Sunday, February 24, 2013

`Warlike Thoughts and Fear and Smart'

Frances Spaulding reports in Stevie Smith (1988): 

“Occasionally Stevie’s impatience with sentimentality could make her seem hard and intolerant. Moreover, if at a dinner party the conversation did not interest her she simply threw it aside and darted elsewhere or sang one of her poems, her tremulous, atonal chant shattering the ongoing discussion. When her stories went on rather long, in a giggly sort of way, she could be accused of monomania by an unsympathetic listener. Even her friend and admirer Sir John Lawrence admits: `She wasn’t going to be bored. She wasn’t disagreeable about it, but she wasn’t going to have it.’” 

One sympathizes and is appalled. Bad manners can never be excused – though one is tempted. In a social world erected on mushy-headed sentiment, where the unspoken orthodoxies are self-serving cant, one quietly admires Smith’s brassiness. How often we’re tempted to shake our heads and – but we bite our tongues. People have the right to be tiresome, though the other side of happy talk is savagery. Smith, like the rest of us, was a mess of contradictions. Her friend Jonathan Williams wrote of her: “How touching, and funny, and sad, and honest, she was.” And on the page, at least, Smith could be more forgiving: 

“Do not despair of man, and do not scold him,
Who are you that you should so lightly hold him?
Are you not also a man, and in your heart
Are there not warlike thoughts and fear and smart?”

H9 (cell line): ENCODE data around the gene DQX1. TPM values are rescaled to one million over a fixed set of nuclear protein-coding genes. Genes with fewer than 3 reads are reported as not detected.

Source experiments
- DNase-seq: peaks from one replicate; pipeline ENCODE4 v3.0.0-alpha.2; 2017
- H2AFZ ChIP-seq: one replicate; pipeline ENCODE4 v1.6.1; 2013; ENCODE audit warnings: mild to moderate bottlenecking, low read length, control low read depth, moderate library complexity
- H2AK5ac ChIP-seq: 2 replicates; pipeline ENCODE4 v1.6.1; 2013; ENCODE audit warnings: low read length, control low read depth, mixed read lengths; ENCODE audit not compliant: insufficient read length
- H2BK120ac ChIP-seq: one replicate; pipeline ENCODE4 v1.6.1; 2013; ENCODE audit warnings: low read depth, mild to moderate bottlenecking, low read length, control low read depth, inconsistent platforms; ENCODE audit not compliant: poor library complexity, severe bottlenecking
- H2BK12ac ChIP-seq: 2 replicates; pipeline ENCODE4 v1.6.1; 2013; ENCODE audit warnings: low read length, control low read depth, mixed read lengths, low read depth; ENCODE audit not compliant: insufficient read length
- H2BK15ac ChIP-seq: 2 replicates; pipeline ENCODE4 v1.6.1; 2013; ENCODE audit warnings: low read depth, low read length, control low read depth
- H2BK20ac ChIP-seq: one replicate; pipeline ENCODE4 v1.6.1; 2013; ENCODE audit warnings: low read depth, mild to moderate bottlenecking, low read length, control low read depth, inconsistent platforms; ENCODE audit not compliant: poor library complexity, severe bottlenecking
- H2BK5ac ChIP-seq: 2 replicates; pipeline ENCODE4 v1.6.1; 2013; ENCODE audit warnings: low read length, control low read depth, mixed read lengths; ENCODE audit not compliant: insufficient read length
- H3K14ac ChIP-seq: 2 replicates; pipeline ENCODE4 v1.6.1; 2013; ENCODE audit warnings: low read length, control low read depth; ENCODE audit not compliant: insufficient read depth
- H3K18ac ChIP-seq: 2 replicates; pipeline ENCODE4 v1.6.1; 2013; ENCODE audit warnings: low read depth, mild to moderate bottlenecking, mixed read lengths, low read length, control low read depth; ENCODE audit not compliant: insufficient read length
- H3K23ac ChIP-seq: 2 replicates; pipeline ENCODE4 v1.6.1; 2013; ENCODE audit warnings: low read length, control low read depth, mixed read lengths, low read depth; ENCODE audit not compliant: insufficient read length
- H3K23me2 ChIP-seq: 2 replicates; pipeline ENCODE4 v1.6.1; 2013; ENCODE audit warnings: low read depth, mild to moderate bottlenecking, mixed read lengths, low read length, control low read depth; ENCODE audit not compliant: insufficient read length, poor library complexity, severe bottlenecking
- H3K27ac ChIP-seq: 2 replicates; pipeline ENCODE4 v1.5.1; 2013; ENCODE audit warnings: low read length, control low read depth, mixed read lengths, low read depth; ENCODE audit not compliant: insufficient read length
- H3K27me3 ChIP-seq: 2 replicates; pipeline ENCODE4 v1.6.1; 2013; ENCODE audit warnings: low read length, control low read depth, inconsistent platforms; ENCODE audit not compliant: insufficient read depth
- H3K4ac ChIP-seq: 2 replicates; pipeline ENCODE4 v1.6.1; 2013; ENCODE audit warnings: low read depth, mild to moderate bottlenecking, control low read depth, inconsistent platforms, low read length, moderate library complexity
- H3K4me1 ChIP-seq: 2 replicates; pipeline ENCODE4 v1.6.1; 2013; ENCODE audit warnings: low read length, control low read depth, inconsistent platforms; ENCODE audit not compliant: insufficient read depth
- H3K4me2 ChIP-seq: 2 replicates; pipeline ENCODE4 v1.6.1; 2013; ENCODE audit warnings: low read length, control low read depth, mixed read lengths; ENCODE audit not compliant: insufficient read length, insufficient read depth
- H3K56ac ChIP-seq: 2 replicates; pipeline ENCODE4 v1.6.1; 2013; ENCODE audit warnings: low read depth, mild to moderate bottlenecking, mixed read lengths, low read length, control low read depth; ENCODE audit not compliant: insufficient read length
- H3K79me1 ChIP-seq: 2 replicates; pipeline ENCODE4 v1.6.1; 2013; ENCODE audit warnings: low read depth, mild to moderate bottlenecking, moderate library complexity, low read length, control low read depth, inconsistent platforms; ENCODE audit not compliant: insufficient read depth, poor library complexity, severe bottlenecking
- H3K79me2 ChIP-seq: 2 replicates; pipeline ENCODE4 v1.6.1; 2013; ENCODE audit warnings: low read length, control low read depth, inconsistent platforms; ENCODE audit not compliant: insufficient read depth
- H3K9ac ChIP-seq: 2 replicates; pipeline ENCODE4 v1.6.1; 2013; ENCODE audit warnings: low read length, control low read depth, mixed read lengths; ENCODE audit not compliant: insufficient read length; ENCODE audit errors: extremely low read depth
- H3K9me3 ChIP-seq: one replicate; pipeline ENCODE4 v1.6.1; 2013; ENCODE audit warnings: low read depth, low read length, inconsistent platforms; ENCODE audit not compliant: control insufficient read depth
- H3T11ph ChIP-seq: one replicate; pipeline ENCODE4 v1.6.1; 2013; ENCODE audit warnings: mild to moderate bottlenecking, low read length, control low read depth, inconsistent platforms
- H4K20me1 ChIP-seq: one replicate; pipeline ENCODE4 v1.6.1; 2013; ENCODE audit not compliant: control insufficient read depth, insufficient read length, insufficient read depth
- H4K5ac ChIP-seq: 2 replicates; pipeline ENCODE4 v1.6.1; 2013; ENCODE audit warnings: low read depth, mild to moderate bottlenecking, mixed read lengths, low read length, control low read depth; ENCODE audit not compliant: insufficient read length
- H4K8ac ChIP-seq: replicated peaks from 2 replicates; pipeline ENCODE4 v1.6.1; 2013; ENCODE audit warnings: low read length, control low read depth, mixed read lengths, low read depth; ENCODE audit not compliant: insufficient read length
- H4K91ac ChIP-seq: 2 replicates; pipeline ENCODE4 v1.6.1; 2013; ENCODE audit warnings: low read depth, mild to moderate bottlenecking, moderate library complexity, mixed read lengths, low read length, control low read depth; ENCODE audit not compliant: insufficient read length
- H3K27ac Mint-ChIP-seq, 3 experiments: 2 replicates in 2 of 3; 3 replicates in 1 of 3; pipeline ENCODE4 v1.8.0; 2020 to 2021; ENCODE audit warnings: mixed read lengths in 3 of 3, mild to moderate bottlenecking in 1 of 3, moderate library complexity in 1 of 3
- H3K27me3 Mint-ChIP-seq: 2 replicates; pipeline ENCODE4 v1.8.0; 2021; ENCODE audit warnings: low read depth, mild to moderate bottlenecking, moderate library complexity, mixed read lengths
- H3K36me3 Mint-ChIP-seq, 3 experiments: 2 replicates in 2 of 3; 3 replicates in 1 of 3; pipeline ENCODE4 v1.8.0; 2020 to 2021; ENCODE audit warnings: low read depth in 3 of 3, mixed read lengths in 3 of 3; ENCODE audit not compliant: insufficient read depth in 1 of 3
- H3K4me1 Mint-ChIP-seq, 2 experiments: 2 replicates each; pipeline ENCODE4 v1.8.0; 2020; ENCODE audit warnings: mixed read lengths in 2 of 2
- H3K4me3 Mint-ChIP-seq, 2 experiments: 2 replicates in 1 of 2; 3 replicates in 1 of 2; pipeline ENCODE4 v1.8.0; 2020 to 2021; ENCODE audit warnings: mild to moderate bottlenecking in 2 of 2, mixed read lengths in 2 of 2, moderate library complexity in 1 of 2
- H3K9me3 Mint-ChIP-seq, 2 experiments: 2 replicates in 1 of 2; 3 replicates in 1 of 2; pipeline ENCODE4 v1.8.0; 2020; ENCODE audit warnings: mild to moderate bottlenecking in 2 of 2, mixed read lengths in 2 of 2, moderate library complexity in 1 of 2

1 comment:

Finn MacCool said...

Updike has a sad take on the amazed appreciation of the quotidian. Chesterton has a joyful take, e.g., in the chapter "The Ethics of Elfland" in Orthodoxy, where he joins it to a recognition of the eccentric contingencies of existence:

Remember, however, that to be breakable is not the same as to be perishable. Strike a glass, and it will not endure an instant; simply do not strike it, and it will endure a thousand years. Such, it seemed, was the joy of man, either in elfland or on earth; the happiness depended on NOT DOING SOMETHING which you could at any moment do and which, very often, it was not obvious why you should not do. Now, the point here is that to ME this did not seem unjust. If the miller's third son said to the fairy, "Explain why I must not stand on my head in the fairy palace," the other might fairly reply, "Well, if it comes to that, explain the fairy palace." . . . And it seemed to me that existence was itself so very eccentric a legacy that I could not complain of not understanding the limitations of the vision when I did not understand the vision they limited. The frame was no stranger than the picture. The veto might well be as wild as the vision; it might be as startling as the sun, as elusive as the waters, as fantastic and terrible as the towering trees.